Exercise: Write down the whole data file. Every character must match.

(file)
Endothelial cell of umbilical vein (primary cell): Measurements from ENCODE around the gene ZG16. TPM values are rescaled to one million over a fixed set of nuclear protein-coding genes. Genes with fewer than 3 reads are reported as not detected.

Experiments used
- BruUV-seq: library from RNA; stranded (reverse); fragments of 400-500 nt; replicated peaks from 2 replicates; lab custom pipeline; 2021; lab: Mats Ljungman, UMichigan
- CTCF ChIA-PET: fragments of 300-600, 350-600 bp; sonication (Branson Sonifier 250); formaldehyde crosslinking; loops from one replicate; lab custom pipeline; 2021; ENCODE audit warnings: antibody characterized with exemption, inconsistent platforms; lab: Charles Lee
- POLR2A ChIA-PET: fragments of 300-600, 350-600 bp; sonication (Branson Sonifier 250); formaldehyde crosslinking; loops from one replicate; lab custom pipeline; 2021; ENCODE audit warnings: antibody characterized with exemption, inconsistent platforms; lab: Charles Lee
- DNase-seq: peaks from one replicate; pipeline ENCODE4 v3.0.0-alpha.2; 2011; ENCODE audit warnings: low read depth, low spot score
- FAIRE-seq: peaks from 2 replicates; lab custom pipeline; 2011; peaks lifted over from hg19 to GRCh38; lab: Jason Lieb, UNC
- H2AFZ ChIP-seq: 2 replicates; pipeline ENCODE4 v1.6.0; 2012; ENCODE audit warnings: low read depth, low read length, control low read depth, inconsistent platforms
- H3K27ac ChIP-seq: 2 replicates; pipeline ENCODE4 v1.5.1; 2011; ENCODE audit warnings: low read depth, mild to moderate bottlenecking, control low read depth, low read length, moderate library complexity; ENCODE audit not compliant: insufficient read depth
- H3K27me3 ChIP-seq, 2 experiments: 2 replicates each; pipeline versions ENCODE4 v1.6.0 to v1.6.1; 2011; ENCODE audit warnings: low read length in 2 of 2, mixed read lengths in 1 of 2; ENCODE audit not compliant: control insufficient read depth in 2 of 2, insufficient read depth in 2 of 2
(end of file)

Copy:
Endothelial cell of umbilical vein (primary cell): Measurements from ENCODE around the gene ZG16. TPM values are rescaled to one million over a fixed set of nuclear protein-coding genes. Genes with fewer than 3 reads are reported as not detected.

Experiments used
- BruUV-seq: library from RNA; stranded (reverse); fragments of 400-500 nt; replicated peaks from 2 replicates; lab custom pipeline; 2021; lab: Mats Ljungman, UMichigan
- CTCF ChIA-PET: fragments of 300-600, 350-600 bp; sonication (Branson Sonifier 250); formaldehyde crosslinking; loops from one replicate; lab custom pipeline; 2021; ENCODE audit warnings: antibody characterized with exemption, inconsistent platforms; lab: Charles Lee
- POLR2A ChIA-PET: fragments of 300-600, 350-600 bp; sonication (Branson Sonifier 250); formaldehyde crosslinking; loops from one replicate; lab custom pipeline; 2021; ENCODE audit warnings: antibody characterized with exemption, inconsistent platforms; lab: Charles Lee
- DNase-seq: peaks from one replicate; pipeline ENCODE4 v3.0.0-alpha.2; 2011; ENCODE audit warnings: low read depth, low spot score
- FAIRE-seq: peaks from 2 replicates; lab custom pipeline; 2011; peaks lifted over from hg19 to GRCh38; lab: Jason Lieb, UNC
- H2AFZ ChIP-seq: 2 replicates; pipeline ENCODE4 v1.6.0; 2012; ENCODE audit warnings: low read depth, low read length, control low read depth, inconsistent platforms
- H3K27ac ChIP-seq: 2 replicates; pipeline ENCODE4 v1.5.1; 2011; ENCODE audit warnings: low read depth, mild to moderate bottlenecking, control low read depth, low read length, moderate library complexity; ENCODE audit not compliant: insufficient read depth
- H3K27me3 ChIP-seq, 2 experiments: 2 replicates each; pipeline versions ENCODE4 v1.6.0 to v1.6.1; 2011; ENCODE audit warnings: low read length in 2 of 2, mixed read lengths in 1 of 2; ENCODE audit not compliant: control insufficient read depth in 2 of 2, insufficient read depth in 2 of 2